What would we lose if Quabbin Harvest wasn’t there? That’s the question that brought dozens of co-op members and supporters out to a board meeting on a cold February evening to discuss what it would take to keep the business alive.
Two years ago, the co-op board accepted that the store may never be sustainable on food sales alone. We’ve been pursuing other revenue sources since then—but the weight of a long-running deficit has resulted in several “can we make it?” moments. The latest felt like it might be the final one. We asked ourselves that sobering question: What would be lost if we closed? Here’s what we realized:
- We would lose programs providing fresh, high-quality food to low-income eaters through the Healthy Incentives Program, senior shares, and other initiatives.
- Area farms and food businesses, many of them very small businesses like ourselves, would lose an outlet for their products—more than $150,000 worth in the past year.
- We would lose the good foods from Nalini’s Kitchen. There would be less business and life in Orange’s struggling downtown.
There would be financial losses too, but board members and attendees at the February meeting agreed that the reasons to keep going are about far more than finances. People spoke passionately about the store as a vital community resource in uncertain times and an important link in our local food chain.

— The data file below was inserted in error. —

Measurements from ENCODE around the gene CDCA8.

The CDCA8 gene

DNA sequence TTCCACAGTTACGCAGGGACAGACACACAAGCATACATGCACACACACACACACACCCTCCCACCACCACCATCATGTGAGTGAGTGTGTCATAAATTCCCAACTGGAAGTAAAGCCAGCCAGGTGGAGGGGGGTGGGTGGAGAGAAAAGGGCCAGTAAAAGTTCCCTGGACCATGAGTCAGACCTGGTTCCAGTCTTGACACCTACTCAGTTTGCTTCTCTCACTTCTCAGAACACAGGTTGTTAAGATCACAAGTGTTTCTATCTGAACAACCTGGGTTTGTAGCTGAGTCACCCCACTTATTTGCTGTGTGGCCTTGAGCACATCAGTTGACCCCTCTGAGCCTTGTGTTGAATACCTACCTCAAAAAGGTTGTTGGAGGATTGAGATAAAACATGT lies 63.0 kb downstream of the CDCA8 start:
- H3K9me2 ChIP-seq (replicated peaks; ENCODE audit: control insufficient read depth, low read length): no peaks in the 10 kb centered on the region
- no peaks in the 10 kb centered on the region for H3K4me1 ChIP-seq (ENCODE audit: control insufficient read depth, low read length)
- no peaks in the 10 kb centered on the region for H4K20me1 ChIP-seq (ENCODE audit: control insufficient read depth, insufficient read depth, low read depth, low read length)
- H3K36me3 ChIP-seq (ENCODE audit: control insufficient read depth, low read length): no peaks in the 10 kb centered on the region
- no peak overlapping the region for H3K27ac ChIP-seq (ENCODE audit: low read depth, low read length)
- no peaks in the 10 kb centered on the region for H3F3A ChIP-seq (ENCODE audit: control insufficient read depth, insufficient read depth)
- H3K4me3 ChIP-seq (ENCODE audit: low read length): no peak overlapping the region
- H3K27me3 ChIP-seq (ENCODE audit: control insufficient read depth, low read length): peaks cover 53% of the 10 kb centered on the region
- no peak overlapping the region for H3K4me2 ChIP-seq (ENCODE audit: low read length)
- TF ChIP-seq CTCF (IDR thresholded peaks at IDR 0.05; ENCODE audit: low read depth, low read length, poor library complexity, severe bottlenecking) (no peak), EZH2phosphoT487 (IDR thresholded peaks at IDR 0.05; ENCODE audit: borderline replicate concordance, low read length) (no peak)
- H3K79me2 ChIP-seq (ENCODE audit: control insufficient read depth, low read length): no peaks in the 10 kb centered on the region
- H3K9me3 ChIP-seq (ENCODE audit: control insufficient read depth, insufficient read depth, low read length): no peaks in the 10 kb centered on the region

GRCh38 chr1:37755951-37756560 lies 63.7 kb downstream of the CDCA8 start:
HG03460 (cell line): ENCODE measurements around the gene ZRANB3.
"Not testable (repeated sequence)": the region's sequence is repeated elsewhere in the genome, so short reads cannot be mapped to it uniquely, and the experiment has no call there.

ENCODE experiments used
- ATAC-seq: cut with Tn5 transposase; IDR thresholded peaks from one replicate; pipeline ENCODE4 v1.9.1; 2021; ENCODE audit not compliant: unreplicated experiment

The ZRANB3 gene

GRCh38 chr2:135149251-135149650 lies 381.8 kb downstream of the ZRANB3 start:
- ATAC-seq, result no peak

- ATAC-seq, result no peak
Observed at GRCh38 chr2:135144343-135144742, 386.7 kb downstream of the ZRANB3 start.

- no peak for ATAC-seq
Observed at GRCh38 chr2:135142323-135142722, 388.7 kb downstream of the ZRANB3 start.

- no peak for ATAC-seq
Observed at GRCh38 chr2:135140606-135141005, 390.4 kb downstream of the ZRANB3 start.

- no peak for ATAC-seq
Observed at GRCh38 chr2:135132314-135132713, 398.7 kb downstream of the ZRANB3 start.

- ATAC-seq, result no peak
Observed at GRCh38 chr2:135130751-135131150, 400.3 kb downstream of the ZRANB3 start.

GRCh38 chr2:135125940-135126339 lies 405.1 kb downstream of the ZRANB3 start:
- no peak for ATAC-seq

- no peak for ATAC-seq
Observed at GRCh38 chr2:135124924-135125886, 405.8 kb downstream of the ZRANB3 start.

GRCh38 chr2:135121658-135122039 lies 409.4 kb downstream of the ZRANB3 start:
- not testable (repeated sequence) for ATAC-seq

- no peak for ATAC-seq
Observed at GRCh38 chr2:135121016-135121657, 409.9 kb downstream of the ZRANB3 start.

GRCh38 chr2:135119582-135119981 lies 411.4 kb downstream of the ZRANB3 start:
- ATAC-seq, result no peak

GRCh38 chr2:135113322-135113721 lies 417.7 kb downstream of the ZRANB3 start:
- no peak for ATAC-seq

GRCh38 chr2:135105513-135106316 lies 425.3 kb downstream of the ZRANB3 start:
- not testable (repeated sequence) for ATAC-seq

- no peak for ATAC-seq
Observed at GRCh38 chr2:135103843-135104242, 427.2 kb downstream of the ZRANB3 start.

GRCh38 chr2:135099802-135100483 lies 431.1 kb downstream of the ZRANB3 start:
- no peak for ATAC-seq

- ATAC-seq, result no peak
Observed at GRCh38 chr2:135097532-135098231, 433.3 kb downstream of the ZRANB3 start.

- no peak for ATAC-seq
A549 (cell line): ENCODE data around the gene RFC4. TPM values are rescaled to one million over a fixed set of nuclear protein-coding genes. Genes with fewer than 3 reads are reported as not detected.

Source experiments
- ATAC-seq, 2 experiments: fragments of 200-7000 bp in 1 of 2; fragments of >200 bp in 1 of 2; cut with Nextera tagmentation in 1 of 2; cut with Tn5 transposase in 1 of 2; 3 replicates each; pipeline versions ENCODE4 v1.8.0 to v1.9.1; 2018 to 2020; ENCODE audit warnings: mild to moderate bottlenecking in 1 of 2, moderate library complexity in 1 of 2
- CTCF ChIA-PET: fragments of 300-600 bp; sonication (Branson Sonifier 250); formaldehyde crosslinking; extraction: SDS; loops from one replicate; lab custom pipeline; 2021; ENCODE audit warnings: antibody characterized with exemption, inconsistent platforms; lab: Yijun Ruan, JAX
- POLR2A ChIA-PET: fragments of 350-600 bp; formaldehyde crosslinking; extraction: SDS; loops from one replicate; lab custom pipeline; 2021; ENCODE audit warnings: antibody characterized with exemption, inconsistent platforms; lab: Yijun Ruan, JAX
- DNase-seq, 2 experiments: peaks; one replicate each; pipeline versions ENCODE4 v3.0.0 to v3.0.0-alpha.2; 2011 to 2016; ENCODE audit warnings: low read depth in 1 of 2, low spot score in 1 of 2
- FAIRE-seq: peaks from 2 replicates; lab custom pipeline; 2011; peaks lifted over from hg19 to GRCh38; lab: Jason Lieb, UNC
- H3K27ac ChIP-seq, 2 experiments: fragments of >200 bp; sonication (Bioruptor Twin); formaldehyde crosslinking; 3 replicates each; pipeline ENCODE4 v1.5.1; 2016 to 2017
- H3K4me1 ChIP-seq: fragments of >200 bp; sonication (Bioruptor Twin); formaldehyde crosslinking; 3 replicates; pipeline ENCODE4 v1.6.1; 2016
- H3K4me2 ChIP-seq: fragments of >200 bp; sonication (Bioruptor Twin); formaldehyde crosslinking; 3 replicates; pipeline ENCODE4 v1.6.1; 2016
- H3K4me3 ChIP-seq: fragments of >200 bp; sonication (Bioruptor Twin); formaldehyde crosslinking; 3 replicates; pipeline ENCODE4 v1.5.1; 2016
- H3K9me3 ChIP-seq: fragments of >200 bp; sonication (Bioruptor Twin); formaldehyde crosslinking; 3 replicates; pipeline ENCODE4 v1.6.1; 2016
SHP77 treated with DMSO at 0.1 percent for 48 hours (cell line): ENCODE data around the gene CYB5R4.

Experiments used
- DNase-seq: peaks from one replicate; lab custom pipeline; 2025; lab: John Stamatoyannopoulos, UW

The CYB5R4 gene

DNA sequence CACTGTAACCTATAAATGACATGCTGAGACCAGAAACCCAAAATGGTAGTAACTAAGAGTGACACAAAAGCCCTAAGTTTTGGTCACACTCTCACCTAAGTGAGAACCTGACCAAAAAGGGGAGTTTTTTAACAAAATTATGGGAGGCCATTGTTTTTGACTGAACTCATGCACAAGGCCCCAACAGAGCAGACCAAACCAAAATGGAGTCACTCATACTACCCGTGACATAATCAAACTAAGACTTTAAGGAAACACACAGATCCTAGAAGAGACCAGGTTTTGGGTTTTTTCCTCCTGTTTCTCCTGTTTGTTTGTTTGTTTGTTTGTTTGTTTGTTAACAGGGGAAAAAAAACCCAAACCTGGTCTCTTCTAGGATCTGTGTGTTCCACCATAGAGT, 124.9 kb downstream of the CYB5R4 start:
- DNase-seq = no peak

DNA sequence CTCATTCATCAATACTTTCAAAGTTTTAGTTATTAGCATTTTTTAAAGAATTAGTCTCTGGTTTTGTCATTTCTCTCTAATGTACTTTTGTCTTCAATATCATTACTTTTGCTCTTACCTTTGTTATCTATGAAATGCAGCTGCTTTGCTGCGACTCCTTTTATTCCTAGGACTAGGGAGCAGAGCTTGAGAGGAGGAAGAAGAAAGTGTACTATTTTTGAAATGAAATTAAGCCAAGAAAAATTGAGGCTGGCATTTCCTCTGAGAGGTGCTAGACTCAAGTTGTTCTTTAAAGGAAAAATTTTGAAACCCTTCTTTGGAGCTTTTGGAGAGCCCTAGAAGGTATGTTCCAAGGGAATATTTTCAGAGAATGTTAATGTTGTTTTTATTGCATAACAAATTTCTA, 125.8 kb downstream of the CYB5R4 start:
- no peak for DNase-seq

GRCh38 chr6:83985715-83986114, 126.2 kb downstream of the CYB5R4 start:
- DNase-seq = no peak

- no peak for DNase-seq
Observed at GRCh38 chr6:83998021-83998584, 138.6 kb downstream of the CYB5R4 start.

At the end of the night, the board voted to move forward with a fundraising goal to cover our projected losses over the rest of 2020 and get ahead of the next “can we make it?” moments. We’ve already raised enough toward that goal that we feel confident about taking the next steps. We’re grateful to Mount Grace’s leadership for their willingness to continue in this adventure with us, and look forward to building on the good things we’ve created together.